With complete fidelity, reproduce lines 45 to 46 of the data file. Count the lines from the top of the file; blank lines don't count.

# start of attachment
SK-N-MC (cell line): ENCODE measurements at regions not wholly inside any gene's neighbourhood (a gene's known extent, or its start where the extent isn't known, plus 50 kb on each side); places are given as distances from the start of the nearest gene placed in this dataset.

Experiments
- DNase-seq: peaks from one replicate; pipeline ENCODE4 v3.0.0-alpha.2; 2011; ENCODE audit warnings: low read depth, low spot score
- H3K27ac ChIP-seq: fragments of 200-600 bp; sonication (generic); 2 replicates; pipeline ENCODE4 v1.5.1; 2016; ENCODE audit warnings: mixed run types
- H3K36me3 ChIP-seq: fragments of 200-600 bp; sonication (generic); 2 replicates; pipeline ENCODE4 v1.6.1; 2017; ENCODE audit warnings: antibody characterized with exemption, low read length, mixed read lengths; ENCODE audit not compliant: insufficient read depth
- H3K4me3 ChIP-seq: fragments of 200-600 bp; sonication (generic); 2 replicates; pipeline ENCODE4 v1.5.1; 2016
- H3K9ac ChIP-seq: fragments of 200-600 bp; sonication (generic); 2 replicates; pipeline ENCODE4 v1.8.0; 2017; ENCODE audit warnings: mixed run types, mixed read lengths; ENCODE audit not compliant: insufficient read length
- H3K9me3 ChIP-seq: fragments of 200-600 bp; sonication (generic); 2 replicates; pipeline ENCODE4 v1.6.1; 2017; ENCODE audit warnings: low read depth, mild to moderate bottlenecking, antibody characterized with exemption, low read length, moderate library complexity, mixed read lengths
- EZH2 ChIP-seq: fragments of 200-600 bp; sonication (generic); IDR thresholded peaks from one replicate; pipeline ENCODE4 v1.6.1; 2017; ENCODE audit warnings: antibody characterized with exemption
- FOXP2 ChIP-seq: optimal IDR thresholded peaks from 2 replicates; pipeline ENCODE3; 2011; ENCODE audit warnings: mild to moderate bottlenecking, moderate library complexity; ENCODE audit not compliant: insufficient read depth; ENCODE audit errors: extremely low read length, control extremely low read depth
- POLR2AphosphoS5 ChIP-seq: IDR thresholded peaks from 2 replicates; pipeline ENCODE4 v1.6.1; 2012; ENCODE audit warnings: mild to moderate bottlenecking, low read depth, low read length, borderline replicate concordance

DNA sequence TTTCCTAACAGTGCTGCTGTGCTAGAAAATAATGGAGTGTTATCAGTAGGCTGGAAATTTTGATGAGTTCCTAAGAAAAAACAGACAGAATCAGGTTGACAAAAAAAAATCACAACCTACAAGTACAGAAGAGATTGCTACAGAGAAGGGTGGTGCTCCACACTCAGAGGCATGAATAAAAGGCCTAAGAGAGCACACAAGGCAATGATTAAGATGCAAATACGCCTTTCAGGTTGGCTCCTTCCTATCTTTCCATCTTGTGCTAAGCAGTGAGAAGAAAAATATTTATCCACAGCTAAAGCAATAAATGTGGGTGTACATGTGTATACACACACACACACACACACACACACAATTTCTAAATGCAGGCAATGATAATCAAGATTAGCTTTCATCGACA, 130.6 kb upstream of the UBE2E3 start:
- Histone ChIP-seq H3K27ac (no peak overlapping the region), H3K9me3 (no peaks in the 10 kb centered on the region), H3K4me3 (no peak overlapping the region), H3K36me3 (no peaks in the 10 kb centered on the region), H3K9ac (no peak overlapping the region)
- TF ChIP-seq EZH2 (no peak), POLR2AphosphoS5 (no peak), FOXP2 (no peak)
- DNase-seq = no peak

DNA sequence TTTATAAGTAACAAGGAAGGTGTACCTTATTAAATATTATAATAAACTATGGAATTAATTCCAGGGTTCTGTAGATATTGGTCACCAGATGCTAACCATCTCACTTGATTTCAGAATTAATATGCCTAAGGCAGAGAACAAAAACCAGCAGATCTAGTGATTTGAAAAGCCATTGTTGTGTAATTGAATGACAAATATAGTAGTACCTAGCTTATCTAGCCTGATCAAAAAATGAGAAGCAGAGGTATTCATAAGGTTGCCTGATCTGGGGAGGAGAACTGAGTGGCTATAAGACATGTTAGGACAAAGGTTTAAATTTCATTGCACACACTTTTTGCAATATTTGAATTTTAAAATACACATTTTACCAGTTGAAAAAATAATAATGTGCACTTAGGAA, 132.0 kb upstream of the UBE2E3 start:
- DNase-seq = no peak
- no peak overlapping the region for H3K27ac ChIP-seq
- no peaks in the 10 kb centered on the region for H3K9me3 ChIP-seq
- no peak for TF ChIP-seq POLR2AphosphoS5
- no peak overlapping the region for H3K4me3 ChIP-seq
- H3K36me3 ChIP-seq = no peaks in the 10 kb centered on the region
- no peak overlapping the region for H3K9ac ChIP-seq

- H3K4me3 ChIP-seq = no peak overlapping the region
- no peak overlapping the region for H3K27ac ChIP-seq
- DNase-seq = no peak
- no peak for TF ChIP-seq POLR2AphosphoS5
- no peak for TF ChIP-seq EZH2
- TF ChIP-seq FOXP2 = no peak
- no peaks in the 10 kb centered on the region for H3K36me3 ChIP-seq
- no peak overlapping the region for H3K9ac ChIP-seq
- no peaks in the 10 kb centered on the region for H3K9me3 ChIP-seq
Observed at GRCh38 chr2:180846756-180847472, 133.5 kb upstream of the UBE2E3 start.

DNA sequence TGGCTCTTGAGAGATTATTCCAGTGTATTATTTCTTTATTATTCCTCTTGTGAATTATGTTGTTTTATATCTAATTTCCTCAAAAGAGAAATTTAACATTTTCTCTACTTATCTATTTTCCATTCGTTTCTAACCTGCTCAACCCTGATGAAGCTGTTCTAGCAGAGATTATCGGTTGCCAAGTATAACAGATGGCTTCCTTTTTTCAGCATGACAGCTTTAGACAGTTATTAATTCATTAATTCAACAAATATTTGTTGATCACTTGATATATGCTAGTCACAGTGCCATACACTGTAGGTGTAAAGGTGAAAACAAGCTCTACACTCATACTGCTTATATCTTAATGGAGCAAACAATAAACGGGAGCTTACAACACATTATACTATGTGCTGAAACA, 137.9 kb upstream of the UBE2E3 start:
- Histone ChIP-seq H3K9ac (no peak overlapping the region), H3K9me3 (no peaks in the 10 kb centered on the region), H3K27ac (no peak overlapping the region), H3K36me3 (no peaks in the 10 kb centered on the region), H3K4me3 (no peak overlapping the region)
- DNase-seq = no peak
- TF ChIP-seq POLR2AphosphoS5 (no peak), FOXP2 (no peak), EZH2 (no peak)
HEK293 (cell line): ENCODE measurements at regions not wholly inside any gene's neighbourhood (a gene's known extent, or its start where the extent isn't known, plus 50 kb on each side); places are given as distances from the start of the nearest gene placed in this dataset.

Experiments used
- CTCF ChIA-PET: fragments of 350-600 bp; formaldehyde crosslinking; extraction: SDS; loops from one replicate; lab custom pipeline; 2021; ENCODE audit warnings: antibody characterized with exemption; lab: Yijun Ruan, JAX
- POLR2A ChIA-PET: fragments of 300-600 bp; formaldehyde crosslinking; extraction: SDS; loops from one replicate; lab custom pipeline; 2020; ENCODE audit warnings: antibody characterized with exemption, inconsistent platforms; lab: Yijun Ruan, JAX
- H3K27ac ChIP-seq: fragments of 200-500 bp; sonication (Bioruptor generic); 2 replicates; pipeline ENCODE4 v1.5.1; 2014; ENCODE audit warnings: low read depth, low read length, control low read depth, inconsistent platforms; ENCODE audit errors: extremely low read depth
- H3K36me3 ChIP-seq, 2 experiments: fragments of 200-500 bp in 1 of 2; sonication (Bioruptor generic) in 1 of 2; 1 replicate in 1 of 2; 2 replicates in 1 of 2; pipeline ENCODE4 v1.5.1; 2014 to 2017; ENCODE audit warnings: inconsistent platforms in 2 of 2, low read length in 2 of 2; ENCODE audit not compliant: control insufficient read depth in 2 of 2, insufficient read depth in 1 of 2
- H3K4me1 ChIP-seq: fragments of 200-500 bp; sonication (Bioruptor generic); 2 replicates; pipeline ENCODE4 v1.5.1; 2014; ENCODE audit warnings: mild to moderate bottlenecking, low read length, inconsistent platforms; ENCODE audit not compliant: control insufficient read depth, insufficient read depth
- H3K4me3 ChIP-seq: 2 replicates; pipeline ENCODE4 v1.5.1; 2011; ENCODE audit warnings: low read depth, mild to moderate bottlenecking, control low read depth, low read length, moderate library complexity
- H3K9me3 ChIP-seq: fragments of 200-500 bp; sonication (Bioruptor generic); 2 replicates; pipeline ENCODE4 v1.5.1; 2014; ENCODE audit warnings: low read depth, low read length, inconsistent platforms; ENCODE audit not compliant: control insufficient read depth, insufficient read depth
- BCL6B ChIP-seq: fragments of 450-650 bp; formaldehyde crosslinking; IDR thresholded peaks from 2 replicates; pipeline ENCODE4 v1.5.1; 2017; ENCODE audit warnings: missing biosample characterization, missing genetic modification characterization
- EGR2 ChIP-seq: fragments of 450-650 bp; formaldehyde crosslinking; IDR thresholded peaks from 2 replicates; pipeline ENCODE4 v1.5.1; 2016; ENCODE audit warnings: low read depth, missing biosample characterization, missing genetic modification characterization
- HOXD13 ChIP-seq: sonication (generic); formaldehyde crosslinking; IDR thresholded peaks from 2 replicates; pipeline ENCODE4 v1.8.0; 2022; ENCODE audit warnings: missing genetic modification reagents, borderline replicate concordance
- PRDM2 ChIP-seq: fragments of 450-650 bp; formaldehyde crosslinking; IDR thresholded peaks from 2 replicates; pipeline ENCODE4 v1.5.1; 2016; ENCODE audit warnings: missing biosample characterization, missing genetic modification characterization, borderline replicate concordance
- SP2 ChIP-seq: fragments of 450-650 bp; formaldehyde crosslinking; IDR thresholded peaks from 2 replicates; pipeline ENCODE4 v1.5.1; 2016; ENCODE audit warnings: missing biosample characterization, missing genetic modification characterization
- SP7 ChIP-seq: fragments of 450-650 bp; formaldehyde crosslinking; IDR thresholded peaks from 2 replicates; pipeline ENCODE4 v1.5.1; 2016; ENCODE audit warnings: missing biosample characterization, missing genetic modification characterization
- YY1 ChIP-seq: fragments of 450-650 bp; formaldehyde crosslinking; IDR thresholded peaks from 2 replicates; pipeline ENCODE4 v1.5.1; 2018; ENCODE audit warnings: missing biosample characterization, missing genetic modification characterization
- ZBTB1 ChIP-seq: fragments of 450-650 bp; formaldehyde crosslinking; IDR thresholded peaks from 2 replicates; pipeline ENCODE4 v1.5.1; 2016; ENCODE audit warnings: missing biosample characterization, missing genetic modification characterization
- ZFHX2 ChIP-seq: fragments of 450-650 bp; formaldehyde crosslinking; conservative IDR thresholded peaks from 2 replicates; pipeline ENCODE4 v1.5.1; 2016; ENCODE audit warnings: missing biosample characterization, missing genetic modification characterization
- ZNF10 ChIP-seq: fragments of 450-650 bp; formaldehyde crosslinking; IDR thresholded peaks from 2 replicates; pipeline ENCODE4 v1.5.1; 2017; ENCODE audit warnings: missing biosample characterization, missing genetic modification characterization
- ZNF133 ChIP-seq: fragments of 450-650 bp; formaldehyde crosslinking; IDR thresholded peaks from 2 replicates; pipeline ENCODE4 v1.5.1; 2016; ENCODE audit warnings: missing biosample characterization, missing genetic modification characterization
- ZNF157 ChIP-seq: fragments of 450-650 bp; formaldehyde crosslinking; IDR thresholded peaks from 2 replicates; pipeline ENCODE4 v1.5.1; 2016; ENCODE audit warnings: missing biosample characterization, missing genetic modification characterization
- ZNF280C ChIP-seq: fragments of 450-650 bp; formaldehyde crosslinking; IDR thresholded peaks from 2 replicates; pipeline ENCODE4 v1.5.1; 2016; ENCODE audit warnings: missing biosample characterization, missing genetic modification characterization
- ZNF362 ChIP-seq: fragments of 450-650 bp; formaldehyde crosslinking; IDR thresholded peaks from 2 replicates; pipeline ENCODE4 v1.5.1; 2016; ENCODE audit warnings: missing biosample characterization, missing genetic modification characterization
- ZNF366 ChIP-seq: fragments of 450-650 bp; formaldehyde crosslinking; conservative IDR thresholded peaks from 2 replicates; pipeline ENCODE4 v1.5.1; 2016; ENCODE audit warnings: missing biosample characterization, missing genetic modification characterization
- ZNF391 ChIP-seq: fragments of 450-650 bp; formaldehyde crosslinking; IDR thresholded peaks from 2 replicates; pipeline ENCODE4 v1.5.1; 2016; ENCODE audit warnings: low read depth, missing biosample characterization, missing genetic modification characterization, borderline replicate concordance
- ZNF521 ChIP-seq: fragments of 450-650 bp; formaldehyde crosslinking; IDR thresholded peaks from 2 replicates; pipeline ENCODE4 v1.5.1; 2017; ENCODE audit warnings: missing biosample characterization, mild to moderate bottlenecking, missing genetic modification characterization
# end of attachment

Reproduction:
- H3K4me3 ChIP-seq: 2 replicates; pipeline ENCODE4 v1.5.1; 2011; ENCODE audit warnings: low read depth, mild to moderate bottlenecking, control low read depth, low read length, moderate library complexity
- H3K9me3 ChIP-seq: fragments of 200-500 bp; sonication (Bioruptor generic); 2 replicates; pipeline ENCODE4 v1.5.1; 2014; ENCODE audit warnings: low read depth, low read length, inconsistent platforms; ENCODE audit not compliant: control insufficient read depth, insufficient read depth